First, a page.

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I have a list of agents a = {a1, a2, a3,..., an}, in which each agent may be paired up with zero or more other agents. For example, for n = 6, I can have:

a1: a2, a3, a5
a2: a1, a3, a4
a3: a1, a2. a5
a4: a2
a5: a1, a3
a6:

Each pair interact with each other, and each agent obtains a value as the result of this interaction (e.g. they can play a game, but the details of interaction can be abstracted away here). I am interested in computing and storing the results of these interactions based on a given pairwise structure such as above.

Obviously, a naive algorithm would be to go through each agent and then compute the pairwise interaction with each of his interacting partners one-by-one. However, it is also obvious that this approach will duplicate some (or potentially many) computation. Using the example above:

by the time we finish for agent a1, we would've already obtained the results for (a1, a2), (a1, a3), and (a1, a5), thus rendering the later computation among these pairs redundant when we do it for agent a2, a3, and a5,

An improved algorithm would be to sort the input structure in an ascending order in both dimensions (i.e. along agents themselves and along their respective partners) as in the example above, so that for each agent (e.g. a3), we only need to compute for the interactions between this agent (a3) and the ones that are 'higher' than him (a5), since we know the interactions between himself and 'lower' partners ((a1, a3), (a2, a3)) have already been computed.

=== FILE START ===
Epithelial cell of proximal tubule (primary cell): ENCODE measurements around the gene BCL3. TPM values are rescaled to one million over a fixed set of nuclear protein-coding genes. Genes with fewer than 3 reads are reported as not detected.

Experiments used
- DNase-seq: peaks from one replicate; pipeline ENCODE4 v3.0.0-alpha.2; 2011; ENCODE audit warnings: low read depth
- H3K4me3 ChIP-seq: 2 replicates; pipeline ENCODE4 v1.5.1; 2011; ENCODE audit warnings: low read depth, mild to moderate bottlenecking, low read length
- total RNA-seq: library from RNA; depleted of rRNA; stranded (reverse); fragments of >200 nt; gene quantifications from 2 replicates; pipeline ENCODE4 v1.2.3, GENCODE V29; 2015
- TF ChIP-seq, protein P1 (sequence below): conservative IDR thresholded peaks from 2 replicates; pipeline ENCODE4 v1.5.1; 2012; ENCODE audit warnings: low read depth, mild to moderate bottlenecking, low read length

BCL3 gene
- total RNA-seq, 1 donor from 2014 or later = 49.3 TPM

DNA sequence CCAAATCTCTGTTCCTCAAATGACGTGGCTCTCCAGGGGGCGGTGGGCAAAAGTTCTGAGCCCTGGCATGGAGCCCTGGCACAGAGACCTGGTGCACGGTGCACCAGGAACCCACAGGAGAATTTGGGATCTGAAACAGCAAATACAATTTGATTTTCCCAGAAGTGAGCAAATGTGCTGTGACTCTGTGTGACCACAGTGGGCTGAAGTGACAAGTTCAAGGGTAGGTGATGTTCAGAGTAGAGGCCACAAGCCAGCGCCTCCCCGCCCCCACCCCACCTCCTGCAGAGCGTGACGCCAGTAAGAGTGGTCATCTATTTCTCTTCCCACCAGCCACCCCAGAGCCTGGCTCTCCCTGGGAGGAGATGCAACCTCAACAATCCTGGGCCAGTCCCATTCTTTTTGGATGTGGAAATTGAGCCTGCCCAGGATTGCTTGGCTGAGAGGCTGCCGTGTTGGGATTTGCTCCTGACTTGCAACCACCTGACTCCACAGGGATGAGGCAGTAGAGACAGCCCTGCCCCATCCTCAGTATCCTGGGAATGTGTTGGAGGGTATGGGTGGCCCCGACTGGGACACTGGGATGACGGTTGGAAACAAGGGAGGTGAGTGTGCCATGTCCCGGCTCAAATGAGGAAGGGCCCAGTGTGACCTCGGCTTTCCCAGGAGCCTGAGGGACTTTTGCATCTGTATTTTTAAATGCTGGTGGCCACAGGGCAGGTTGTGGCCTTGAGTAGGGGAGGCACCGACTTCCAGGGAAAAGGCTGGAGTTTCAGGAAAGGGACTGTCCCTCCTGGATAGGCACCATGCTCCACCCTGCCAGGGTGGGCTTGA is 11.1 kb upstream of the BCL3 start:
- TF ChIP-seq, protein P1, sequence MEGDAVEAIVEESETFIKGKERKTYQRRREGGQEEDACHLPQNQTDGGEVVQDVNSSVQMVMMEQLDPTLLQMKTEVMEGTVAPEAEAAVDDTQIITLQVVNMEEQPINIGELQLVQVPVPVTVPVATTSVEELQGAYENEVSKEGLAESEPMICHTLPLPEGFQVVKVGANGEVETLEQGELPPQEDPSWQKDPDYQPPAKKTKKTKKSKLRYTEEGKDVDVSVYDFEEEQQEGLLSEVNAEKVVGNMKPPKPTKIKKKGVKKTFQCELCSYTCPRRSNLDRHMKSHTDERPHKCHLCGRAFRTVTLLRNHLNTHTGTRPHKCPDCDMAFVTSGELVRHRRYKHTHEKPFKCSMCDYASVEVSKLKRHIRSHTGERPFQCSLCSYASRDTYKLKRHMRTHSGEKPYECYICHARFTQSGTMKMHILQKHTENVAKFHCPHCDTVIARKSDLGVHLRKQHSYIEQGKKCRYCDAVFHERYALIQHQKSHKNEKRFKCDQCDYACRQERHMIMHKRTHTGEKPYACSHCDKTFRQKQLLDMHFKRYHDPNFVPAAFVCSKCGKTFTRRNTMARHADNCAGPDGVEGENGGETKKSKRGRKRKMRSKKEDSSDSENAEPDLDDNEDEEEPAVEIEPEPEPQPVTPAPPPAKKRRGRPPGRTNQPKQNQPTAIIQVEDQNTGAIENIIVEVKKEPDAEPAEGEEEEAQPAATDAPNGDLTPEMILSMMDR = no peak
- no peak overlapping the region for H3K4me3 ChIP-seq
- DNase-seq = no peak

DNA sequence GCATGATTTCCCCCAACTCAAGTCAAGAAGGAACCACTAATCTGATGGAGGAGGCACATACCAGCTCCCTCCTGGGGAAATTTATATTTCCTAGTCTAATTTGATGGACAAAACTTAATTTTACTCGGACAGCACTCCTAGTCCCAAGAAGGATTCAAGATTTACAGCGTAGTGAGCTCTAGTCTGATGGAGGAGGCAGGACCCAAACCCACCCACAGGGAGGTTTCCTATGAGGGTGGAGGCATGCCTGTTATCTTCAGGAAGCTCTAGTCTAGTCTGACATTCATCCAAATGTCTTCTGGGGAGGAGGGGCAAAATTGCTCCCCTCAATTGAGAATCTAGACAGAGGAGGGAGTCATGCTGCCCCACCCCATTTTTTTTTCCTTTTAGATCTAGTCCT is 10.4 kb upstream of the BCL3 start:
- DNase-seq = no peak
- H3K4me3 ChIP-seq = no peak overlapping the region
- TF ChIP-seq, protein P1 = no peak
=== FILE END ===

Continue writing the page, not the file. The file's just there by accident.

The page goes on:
I wonder if there is different and better algorithm for this problem? By better, I mean more efficient computation in terms of both time and space.

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As soon as you sort something you've made the algorithm O(n log(n)), so lose to any O(n) implementation –  John La Rooy Jun 7 '12 at 1:18

5 Answers 5

up vote 3 down vote accepted

Yes this tries to add each pair to the set twice, but I feel that this may be more efficient than the conditional. Does anyone want to try timing the alternatives?

agents = {
    'a1': ['a2', 'a3', 'a5'],
    'a2': ['a1', 'a3', 'a4'],
    'a3': ['a1', 'a2', 'a5'],
    'a4': ['a2'],
    'a5': ['a1', 'a3'],
    'a6': []
}
pairs = {(k,v) for k in agents for v in agents[k]}

This is still O(n), so in terms of efficiency beats anything involving sorting

You'd probably get a minor speedup by using

pairs = {(k,v) for k,vs in agents.iteritems() for v in vs}
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My test shows your this version taking 0.4 seconds and my version taking 1.5 seconds for 100,000 iterations. Care to enlighten me as to why this version is so much faster? –  Trevor Jun 7 '12 at 5:00
    
@Trevor, The underlying C code that checks/adds the items in the set comprehension is very fast. –  John La Rooy Jun 7 '12 at 6:30
    
Aha, interesting. Thanks for the insight. –  Trevor Jun 7 '12 at 7:53
    
@gnibbler, thanks for the suggestions, but the above still produces duplicated interaction pairs, e.g. (a1, a2) as well as (a2, a1). –  MLister Jun 7 '12 at 14:43
    
you can do this: pairs = {frozenset(k,v) for k,vs in agents.iteritems() for v in vs} –  Amr Jun 7 '12 at 15:46

You can compare the agent ids with something like this:

agents = {
    'a1': ['a2', 'a3', 'a5'],
    'a2': ['a1', 'a3', 'a4'],
    'a3': ['a1', 'a2', 'a5'],
    'a4': ['a2'],
    'a5': ['a1', 'a3'],
    'a6': []
}

interactions = []
for agent, connections in agents.iteritems():
    interactions.extend((agent, connection) for connection in connections if agent < connection)

print interactions
# [('a1', 'a2'), ('a1', 'a3'), ('a1', 'a5'), ('a3', 'a5'), ('a2', 'a3'), ('a2', 'a4')]